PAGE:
Freedoms failing consumers and will ‘lead to a scandal’ – Age UK

Pensions freedoms are failing to meet the needs of consumers and could lead to a scandal in the next few years, a new paper by Age UK has said.

Fixing the Freedoms, commissioned by the charity and written by consumer consultant Dominic Lindley, said that a lack of product innovation and the slow take up of advice and guidance mean that many are making risky decisions they may “come to regret”.

According to the charity, a lack of innovation since pensions freedoms was introduced in 2015 has left many older savers without the appropriate products to choose from, meaning they face many complex decisions without advice or support.

As a result of the findings, Age UK as suggested several recommendations including clear tax warnings on and better rates on cash deposits when consumers cash in their pensions.

Furthermore, the charity suggested more suitable products, including; enabling Nest to offer retirement income products; charge cap for income drawdown pensions; better investment pathways and a stronger annuity market.

Age UK charity director, Caroline Abrahams, said: “We are worried that a lot of older people with small and medium-sized pension pots, who do not pretend to be particularly financially savvy, are making risky decisions that could leave them in a mess in a few years' time, especially if there's a downturn in the market as is bound to happen at some point.

"Without decisive action the level of detriment will only increase as more consumers reach retirement. Engaging and empowering consumers by providing them with information and encouraging them to take up guidance is important, but not enough on its own.”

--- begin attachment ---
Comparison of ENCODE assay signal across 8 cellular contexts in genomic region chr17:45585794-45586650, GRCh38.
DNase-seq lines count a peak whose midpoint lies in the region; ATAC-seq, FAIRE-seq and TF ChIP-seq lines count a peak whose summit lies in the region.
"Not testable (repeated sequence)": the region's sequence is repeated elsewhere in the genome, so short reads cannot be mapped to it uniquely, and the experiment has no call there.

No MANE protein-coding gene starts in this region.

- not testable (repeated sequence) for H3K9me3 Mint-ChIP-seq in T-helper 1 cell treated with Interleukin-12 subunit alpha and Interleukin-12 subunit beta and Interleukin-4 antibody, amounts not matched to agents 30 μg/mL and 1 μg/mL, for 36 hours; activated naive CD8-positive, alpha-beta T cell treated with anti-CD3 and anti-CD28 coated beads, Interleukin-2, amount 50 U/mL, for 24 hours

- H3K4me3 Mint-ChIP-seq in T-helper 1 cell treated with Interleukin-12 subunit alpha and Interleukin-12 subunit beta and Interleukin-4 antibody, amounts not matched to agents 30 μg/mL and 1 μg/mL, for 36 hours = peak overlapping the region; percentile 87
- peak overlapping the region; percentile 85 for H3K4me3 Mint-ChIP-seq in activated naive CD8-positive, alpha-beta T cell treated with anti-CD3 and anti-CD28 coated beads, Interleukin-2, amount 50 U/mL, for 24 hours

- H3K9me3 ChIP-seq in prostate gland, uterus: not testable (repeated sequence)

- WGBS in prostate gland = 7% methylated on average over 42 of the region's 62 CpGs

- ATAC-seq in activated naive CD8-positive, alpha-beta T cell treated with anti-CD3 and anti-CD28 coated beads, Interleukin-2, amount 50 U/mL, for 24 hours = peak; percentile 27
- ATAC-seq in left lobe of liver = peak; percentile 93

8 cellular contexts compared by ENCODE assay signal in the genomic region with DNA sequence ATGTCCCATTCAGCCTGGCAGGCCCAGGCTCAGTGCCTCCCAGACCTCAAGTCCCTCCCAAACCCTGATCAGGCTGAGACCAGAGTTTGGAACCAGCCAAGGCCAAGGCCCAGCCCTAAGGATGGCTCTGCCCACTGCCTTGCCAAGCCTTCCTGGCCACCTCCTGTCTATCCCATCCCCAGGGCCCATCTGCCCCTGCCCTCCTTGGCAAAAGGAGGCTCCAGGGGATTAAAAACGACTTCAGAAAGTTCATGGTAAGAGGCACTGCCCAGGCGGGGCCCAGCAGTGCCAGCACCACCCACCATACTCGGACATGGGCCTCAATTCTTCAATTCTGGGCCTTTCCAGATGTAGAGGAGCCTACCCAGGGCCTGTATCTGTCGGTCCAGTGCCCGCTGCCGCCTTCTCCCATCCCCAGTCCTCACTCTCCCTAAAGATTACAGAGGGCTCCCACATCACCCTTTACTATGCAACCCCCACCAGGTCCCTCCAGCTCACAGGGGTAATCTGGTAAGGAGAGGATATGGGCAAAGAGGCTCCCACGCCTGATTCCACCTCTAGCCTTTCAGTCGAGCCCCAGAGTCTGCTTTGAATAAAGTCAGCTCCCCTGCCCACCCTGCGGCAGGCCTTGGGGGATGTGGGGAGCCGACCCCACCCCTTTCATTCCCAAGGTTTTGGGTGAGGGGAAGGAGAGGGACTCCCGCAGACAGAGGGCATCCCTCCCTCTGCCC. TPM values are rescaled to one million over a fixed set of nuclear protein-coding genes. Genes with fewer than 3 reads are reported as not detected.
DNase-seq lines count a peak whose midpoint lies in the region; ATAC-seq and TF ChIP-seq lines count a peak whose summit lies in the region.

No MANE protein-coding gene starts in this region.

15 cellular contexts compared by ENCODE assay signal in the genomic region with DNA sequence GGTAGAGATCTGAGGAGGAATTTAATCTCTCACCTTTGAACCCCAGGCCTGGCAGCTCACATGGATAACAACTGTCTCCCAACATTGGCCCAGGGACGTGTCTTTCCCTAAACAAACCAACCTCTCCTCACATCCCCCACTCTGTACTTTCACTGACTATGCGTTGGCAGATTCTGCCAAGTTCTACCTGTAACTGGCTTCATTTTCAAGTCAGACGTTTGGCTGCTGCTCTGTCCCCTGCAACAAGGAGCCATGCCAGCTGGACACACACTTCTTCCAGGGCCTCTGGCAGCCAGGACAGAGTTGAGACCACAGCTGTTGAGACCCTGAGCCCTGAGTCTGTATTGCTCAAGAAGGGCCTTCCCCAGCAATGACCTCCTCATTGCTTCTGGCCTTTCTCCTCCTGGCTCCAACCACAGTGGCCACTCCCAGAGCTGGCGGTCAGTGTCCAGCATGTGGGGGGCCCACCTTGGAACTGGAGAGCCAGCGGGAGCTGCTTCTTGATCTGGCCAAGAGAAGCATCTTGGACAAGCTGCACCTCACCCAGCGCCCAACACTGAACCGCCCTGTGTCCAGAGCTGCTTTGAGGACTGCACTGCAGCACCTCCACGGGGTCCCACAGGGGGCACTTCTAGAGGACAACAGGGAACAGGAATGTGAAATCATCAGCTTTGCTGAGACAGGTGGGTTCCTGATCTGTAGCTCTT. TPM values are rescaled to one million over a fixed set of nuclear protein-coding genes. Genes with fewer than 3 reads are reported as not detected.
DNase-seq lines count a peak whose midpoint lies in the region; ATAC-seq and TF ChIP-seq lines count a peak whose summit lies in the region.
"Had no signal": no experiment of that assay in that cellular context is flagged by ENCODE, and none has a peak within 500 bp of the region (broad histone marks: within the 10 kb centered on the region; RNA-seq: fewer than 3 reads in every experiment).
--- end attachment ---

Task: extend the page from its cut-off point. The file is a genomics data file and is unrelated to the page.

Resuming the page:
The charity also believes a pensions dashboard; default guidance with an opt-out option; extra help and support to vulnerable customers and stronger action on inappropriate defined benefit transfers will help the consumer make the most of freedom and choice.

Many experts interviewed for the paper believe that a market downturn or a “sustained period of poor returns” could result in a scandal in the next few years.

According to the Financial Conduct Authority (FCA), 90,000 consumers run the risk of running out of money in a market downturn, unless they reduce the amount they are taking out.

“The government and the FCA need to take a far more proactive approach to ensuring that these consumers get a good deal so that if and when a market storm hits, it does not destroy public trust in pensions and the reasonable aspirations of thousands of consumers for a comfortable retirement,” Abrahams said.

"The onus is on the government to make it easier for people with modest amounts of pension wealth to take smart decisions that really will benefit them into the longer term, not just today, through increased use of default options."

In April, the amount of pensions flexibly withdrawn since the introduction of pension freedoms topped £25bn.

Commenting on the paper, Just Group communications director, Stephen Lowe, said: “One major positive step since pension freedoms has been the Financial Guidance and Claims Act 2018, requiring all people accessing their DC pension to receive impartial guidance, unless they explicitly opt out. This powerful legislation has the potential to ensure getting guidance becomes a new social norm. However, the government has tossed the responsibility for designing the opt out process to the FCA.

“There are two vital points that need to be carried through to the practical implementation of this legislation. Firstly, that the opt out process is delivered by an independent body, such as Pension Wise, to remove any conflict of interest from the existing pension provider. And second that these reforms come sooner rather than later to help as many consumers as possible.

“Anyone who wants to see a retirement income market working well for consumers in future years needs to take the issues raised in this paper seriously. Benign financial conditions have been a big help – but let’s make sure future success is less down to luck and more to design.”

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